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Gorgeous Giglio

by Elena Guarneri last modified 2008-08-05 08:28

One of the hidden treasures of the Mediterranean, the Isle of Giglio is just an hour from Tuscany's Porto Santo Stefano yet in many respects it could be part of a very different time scale. Join us as we discover the delights of this island in the sun . . .

Gorgeous GiglioLate spring, early summer is the ideal time to treat yourselves to a few days on Tuscany's Isle of Giglio when the island becomes an explosion of colours and smells.
Giglio, along with Elba, Capraia, Montecristo, Giannutri, Pianosa and Gorgona is part of the Tuscan Archipelago National Park, Europe's largest marine park. Legend has it that the islands are precious stones fallen from Venus' crown into the sea. And indeed the crystal-clear waters of the Tyrrhenian Sea cover a treasure throve of rare red coral and colourful sponges, a divers' paradise inhabited by octopus, seals, bream, seahorses and even sperm whales!

Life's a beach
Those of you who prefer to stay on dry land won't be disappointed by Giglio's collection of coves and bays. The best way to get to some of the more secluded beaches is by canoe, though you can always don your trekking shoes and head off down the rocky slopes to your favourite sunspot. Not the sporty type? Don't worry, Cannelle, Caldane, Arenella and Campese beaches are all worth visiting and close to hand. Campese beach is on the more touristy west coast of the island and boasts views of Faraglione rock stack and the imposing Medici Tower. Not far from the beach there's an excellent campsite overlooking the emerald green waters of the sea below.

Getting there
Two ferry companies (Toremare and Maregiglio) connect the island to the mainland at Tuscany's Porto Santo Stefano. If you're lucky enough to have - or charter - your own boat you can look forward to the stunning views as you come into the tiny port with its colourful houses and magnificent Saracen Tower dating from 1596. Keep sailing around the corner where another surprise awaits you - the Saracen's cove. The walls peeping out of the water make up the moray eel farm and were originally part of an important Roman Villa built in I-II BC by the Domizi Enobarbi family.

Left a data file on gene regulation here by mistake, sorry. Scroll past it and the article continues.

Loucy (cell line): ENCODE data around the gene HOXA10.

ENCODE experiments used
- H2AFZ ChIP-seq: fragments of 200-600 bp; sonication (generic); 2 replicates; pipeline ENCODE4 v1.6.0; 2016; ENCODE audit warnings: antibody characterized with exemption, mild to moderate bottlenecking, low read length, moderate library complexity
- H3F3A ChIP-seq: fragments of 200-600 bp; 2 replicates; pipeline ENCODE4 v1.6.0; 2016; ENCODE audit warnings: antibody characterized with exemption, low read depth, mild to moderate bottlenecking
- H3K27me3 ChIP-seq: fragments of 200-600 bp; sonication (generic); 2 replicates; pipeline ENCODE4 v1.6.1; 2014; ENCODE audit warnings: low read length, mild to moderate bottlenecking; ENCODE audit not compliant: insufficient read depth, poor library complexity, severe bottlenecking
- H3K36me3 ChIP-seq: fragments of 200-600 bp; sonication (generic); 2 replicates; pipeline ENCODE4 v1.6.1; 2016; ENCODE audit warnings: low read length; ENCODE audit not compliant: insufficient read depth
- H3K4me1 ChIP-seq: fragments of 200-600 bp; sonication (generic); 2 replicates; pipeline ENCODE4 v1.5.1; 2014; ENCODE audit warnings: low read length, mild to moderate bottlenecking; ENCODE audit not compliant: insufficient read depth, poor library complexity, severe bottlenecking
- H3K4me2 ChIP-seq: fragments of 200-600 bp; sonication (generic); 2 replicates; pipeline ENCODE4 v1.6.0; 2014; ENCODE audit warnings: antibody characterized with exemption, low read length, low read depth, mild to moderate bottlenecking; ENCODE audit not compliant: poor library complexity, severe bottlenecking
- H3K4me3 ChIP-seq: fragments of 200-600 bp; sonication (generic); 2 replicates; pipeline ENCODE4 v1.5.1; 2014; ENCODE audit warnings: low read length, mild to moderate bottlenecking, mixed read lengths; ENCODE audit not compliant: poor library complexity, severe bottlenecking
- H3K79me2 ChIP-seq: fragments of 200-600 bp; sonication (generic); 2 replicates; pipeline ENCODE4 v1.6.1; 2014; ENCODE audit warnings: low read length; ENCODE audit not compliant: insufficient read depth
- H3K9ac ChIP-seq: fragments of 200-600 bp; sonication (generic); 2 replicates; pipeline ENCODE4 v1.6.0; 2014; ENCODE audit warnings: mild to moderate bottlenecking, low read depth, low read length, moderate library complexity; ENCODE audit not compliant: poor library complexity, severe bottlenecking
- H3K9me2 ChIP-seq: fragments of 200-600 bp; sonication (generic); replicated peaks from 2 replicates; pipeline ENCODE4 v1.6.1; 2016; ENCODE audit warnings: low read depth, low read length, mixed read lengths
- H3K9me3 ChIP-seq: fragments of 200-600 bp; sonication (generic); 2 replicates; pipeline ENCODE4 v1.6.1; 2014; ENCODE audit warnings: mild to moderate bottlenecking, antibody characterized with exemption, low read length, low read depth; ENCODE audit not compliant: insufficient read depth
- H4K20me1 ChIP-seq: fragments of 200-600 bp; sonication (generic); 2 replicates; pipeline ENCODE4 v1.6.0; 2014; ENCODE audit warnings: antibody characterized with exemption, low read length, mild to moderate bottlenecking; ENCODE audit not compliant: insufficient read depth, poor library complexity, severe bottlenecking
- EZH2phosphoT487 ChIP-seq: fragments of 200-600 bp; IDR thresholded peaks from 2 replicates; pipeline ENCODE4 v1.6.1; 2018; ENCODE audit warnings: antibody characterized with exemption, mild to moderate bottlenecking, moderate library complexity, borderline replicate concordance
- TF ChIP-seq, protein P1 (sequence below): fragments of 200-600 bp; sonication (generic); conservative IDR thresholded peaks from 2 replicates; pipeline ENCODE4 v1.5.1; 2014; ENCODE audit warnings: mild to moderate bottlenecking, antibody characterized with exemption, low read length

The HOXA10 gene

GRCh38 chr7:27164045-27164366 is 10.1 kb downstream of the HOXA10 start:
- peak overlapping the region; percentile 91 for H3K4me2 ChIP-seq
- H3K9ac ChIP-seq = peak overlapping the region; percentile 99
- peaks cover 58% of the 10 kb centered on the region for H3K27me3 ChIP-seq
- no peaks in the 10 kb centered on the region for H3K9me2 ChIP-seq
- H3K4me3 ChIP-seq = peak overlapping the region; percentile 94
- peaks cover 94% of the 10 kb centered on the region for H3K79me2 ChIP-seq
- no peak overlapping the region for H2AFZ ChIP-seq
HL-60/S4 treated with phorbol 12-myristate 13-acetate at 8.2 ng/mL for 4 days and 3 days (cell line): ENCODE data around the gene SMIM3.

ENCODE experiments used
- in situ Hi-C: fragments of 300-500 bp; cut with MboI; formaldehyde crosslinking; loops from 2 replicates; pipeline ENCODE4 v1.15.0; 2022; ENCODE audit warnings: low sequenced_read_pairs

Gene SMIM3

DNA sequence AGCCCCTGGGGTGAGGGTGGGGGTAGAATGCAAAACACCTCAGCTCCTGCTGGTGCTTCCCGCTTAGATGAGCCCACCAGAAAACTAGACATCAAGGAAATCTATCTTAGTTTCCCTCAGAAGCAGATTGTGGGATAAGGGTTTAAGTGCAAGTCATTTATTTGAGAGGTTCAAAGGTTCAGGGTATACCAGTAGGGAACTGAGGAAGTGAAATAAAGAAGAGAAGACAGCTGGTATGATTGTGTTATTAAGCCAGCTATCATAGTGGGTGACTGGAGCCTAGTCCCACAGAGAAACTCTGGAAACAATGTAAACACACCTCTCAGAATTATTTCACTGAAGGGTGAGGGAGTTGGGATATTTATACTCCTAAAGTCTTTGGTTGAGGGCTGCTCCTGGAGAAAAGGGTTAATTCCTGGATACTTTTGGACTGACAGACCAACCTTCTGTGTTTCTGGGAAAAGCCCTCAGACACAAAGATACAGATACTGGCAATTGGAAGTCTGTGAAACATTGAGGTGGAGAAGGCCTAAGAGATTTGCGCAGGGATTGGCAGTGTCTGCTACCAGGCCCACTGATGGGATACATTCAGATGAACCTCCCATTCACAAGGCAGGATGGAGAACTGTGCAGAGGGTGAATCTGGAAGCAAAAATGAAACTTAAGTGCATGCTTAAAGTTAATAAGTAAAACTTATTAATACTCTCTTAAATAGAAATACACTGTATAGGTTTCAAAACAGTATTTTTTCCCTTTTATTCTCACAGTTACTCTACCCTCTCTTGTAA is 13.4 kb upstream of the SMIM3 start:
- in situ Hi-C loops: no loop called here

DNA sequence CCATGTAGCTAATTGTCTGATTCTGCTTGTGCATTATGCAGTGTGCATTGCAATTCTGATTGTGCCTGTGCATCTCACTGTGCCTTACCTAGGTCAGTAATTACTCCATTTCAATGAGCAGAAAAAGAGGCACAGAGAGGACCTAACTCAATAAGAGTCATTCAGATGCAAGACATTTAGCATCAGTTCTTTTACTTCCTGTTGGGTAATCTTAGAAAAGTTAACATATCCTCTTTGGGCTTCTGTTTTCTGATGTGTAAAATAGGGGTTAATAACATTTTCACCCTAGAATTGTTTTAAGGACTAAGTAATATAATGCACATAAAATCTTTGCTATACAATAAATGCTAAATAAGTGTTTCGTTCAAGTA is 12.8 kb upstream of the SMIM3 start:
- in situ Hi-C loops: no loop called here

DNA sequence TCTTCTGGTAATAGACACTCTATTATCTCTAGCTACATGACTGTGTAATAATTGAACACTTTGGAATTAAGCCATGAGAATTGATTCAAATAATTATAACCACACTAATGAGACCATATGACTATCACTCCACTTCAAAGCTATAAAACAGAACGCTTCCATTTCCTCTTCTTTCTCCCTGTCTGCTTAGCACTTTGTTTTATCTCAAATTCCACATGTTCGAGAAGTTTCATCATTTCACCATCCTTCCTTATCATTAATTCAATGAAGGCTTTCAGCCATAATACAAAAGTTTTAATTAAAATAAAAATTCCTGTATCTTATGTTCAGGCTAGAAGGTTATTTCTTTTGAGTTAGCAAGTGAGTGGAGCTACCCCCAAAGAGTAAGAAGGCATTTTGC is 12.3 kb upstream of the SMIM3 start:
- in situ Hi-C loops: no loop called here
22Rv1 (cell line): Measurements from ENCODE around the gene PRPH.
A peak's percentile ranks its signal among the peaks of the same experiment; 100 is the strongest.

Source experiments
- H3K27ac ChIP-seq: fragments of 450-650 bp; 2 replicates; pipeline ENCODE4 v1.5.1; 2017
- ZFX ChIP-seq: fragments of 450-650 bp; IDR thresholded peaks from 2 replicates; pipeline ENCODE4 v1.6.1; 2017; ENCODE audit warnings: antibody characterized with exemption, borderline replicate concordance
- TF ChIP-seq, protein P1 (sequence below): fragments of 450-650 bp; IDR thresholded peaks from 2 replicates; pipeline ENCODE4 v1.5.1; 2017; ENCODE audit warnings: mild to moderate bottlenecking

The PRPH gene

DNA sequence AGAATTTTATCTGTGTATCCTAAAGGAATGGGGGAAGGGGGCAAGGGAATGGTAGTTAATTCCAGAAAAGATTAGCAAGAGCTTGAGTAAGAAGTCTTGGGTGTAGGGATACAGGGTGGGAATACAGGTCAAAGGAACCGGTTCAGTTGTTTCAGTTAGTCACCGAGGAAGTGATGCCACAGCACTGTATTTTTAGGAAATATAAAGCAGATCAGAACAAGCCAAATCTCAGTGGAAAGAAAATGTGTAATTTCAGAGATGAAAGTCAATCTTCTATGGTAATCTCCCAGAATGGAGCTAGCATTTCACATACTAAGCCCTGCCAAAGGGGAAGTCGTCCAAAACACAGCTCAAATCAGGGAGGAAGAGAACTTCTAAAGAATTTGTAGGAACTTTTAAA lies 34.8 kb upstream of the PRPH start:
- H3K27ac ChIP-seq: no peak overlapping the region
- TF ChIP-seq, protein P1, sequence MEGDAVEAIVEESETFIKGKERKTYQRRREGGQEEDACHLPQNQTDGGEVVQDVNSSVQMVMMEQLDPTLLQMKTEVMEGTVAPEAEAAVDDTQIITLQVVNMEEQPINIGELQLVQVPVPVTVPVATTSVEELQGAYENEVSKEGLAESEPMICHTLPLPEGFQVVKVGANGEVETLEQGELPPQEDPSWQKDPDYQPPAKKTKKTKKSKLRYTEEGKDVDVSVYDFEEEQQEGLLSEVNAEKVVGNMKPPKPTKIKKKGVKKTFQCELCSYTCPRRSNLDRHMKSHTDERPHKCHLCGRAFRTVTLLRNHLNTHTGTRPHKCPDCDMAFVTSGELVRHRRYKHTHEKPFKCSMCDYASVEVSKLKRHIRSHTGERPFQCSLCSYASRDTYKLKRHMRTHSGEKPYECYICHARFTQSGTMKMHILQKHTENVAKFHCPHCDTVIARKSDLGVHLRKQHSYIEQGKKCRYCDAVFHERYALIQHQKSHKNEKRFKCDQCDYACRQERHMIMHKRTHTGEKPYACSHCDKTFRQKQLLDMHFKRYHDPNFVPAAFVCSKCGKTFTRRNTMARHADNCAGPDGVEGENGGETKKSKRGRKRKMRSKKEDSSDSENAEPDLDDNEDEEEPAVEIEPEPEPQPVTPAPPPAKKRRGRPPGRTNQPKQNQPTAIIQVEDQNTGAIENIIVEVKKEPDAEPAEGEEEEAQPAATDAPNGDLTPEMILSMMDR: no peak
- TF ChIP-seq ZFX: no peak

Car hire is the only real option if you want to tour the island as the public transport which links the island's main resorts - the port, Giglio Castello and Campese - is somewhat infrequent. With your own transport you can take detours off the main road. Whatever you do, a stopover in Giglio Castello is an absolute must. This picturesque walled town counts some ten towers and an even higher number of excellent restaurants, where during the summer nights, if you are fortunate enough, you may happen on an impromptu concert given by one of the many Italian singer-songwriters who have holiday homes here.
A word of advice before you go. Don't leave the island without tasting some of the local wine, Ansonaco. But be warned - one sip and you may never leave . . .
Links - - The tourist board's official site.
Toremar - - The ferry company (in Italian only)
Maregiglio - - The ferry company (in Italian only)

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